• Walt - KZ1FWalt - KZ1F Member
    edited November 2016
    Or we could do what I perceive Gerald asked, which was treat them like a company not like an emotionally wounded relative that needs a cheering section, Musketeer section, or Peanut Gallery. I doubt Kenwood, Icom, Yeasu, or Elecraft have an aforementioned cheering sections. Maybe they also don't have a community bulletin board either, hmmmm.
  • AE0MWAE0MW Member ✭✭
    edited December 2016
    1 quick comment Gerald, intended to be constructive.

    You really need to divorce bug fixes from major software releases.

    Although I am certainly exited (and impatient) to have some of the new features in v1.4, what I really needed was a v1.3.81 with the DAX bugs introduced in 1.3.8 fixed.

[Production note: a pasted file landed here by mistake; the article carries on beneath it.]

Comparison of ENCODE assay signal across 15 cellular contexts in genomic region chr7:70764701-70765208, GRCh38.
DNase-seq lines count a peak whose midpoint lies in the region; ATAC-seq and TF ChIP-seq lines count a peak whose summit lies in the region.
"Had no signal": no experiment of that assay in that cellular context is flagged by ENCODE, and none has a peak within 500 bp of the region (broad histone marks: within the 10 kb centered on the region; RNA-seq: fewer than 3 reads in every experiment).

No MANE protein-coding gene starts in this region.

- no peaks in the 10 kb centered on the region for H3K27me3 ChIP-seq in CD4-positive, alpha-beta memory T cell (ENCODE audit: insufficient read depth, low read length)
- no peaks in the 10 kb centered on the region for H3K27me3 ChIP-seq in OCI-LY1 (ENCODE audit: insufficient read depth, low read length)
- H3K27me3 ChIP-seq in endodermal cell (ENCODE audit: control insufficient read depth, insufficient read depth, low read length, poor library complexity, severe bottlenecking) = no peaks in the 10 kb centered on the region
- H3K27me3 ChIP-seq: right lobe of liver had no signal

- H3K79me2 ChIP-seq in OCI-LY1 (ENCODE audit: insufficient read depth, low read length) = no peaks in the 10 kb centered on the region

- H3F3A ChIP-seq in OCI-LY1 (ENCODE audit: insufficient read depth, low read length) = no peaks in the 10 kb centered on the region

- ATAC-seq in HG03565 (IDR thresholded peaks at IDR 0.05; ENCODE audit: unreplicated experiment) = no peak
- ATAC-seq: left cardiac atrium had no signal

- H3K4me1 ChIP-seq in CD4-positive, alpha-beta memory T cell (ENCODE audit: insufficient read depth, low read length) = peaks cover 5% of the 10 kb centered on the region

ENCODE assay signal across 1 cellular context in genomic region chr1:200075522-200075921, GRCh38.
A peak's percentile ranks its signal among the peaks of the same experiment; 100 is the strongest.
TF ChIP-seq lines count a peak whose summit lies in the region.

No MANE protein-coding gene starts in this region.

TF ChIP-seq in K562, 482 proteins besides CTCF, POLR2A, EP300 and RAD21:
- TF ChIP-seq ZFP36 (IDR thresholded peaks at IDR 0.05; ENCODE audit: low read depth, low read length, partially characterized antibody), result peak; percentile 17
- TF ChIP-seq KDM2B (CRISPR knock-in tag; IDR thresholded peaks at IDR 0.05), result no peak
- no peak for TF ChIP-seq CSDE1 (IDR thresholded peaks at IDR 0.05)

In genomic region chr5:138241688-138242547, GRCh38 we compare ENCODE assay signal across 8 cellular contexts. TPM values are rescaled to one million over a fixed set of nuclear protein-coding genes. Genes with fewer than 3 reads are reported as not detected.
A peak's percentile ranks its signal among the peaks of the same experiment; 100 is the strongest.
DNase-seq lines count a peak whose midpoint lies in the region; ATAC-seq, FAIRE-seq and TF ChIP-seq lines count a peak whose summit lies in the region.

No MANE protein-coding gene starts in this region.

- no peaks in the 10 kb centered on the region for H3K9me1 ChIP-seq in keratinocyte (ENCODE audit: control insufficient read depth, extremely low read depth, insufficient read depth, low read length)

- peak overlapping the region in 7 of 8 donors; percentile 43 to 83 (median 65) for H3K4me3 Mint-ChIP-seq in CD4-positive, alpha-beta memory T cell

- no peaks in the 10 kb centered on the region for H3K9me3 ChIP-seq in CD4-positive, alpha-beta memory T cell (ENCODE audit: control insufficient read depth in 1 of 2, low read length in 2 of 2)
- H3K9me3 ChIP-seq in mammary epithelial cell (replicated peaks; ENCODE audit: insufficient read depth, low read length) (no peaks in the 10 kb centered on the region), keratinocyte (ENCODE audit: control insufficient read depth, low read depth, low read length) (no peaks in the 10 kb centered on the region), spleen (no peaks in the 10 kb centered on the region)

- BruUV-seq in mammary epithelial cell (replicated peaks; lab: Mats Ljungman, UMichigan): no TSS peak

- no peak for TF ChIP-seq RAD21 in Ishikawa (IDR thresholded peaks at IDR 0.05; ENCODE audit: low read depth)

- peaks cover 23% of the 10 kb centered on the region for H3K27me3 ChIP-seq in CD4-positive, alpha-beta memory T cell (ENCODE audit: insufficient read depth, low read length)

I can't speak for everyone else, but I was perfectly OK with waiting for 1.4 to fix the issues when it was 'coming soon' but as it kept getting pushed further and further back in the mean while I'm struggling with bugs introduced in the last version that supposedly met your quality standards.

    Please remember sustaining engineering. It's important to address the old problems even as you work on the new shiny projects.
  • Bill -VA3WTBBill -VA3WTB Member ✭✭✭
    edited December 2016
    That's right, Icom, Yeasu, Elecraft, are far removed from there customers. Flex does not operate like other company's. The staff at Flex are right out there, like real people. As you rub shoulders with the customer base this way this interaction is going to happen. And would we want it any other way?